The Irish master in eclectic mood
If Bob Dylan, no less, reckons you are a “secret hero” then to be fair, you can probably take seven years between albums. Here was a man, after all, who didn’t bother to acknowledge the people who gave him the Nobel Prize For Literature until he was ready. If he likes you, blimey…
“Secret hero” was what the great man called Paul Brady, for whom “Unfinished Business” is a first album in a very long time.
It is also a record that finds him in eclectic mood. Each of the 11 tracks – nine original and two trad – cover a different base, as if Brady spent his time away soaking up as many influences as he could and “Unfinished Business” is the result.
The opener and title track casts him in some jazz club at the end of the night propping up the bar lamenting “the one who really was the one”, but it is followed with something that, although from the same theme, is altogether more playful. “I Love You And You Love Him” finds him up against “the loser who’s your new hang” and along the way becomes what MV is willing to bet is the only song to suggest “I love whole milk, for you its semi-skimmed”.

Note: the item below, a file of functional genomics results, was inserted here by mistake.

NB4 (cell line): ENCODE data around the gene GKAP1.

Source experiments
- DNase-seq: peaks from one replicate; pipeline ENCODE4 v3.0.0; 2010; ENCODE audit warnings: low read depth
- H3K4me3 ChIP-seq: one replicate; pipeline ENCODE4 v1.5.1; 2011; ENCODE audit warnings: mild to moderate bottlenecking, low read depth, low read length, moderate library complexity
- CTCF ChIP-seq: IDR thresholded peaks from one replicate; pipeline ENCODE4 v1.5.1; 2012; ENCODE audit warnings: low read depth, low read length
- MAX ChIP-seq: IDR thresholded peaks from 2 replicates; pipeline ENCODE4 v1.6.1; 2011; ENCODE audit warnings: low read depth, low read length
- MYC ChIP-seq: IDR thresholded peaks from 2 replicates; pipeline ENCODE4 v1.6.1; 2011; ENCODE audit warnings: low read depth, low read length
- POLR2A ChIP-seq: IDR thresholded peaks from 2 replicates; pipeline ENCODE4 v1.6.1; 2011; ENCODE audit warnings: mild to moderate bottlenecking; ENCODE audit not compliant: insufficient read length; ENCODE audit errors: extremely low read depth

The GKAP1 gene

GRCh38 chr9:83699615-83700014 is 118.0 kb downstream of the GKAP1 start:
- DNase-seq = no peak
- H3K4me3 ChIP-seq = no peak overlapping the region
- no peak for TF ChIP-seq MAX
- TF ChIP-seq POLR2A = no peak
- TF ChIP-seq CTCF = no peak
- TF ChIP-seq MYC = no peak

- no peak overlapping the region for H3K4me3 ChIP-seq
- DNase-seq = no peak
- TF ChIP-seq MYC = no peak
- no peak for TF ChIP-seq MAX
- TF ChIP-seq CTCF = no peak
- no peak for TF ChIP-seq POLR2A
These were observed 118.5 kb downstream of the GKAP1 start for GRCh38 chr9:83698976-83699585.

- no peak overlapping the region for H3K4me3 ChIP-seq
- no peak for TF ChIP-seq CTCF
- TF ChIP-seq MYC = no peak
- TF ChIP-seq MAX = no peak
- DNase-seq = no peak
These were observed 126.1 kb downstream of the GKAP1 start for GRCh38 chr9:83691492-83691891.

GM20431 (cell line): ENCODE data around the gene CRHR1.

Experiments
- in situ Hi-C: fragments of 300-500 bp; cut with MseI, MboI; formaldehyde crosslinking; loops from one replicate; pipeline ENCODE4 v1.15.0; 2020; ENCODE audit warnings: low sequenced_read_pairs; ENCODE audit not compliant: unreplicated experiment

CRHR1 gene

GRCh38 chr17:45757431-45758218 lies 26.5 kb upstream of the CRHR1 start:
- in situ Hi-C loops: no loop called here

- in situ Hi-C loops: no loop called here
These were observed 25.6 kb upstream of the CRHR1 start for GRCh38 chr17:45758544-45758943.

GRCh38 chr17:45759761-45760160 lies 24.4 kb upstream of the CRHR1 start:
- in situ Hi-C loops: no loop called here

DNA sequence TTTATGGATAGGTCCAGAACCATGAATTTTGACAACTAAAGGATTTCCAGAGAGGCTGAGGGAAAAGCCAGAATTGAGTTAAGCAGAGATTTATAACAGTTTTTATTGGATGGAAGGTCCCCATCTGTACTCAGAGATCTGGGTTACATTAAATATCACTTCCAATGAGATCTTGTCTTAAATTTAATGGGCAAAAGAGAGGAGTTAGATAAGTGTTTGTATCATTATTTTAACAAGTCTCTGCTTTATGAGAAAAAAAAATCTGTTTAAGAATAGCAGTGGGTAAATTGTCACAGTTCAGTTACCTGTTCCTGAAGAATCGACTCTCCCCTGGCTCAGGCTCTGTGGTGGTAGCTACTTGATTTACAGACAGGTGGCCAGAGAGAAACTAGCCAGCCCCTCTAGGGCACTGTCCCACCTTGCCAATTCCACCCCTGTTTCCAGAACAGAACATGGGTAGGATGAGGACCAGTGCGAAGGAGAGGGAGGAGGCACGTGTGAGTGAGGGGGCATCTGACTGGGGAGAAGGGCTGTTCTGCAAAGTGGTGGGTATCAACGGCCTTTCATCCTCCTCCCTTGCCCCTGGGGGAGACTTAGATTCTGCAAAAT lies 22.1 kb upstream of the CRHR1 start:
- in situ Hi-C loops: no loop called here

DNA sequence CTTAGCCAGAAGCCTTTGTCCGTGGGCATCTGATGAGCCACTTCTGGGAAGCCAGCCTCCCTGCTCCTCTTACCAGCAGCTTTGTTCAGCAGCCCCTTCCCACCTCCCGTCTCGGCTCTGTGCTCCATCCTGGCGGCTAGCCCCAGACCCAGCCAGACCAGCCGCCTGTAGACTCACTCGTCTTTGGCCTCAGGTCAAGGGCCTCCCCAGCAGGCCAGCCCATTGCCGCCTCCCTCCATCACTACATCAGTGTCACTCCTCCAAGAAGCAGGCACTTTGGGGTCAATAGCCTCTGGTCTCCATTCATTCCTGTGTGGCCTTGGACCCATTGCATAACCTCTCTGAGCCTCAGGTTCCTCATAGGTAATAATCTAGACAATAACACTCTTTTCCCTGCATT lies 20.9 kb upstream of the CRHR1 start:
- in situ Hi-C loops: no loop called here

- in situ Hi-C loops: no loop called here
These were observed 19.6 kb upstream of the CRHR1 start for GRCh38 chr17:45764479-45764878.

There is a point to the knockabout stuff though, and this is a very Irish way with words. “Something To Change” has echoes of Van Morrison, but its use of a horn section is perfect, while “Say You Don’t Mean” is dark blues, which if it were on a modern Joe Bonamassa album wouldn’t be out of place.
Some albums with this many disparate ideas and threads might struggle from a lack of coherence. Not here. That is rather because whatever Brady does he does with a class and his wonderful weather-worn vocals bind the whole thing together. Even the dreamy “Oceans Of Time” which has all the urgency of a man with a hammock and tomorrow off work belongs here and the flute solo is superb.
“Harvest Time” is laid back acoustics, and “I Like How You Think” has the air of a Springsteen track circa “Tunnel Of Love” which benefits enormously from the lap steel work – and the fact it rhymes “sponge” with “plunge” without a care in the world.
“Maybe Tomorrow” is perhaps the most Celtic cut here, sounding like something off Mark Knopfler’s recent solo work and “Once In A Lifetime” is absolutely gorgeous, bringing us almost full circle from the heartbreaking opening song.
The two traditional folk songs show yet another side to Brady’s work. “The Cocks Are Crowing” is a song he has sung for decades and does it justice now on record, but “Lord Thomas And Fair Ellender” is the pick – and indeed isn’t far off being the best thing on the record, as it winds it’s way wherever it needs to go.
Paul Brady’s albums have always been varied journey’s. Even by those standards the sheer breadth of “Unfinished Business” is astonishing. Proof that good things come to those who wait. Dylan’s boy done good.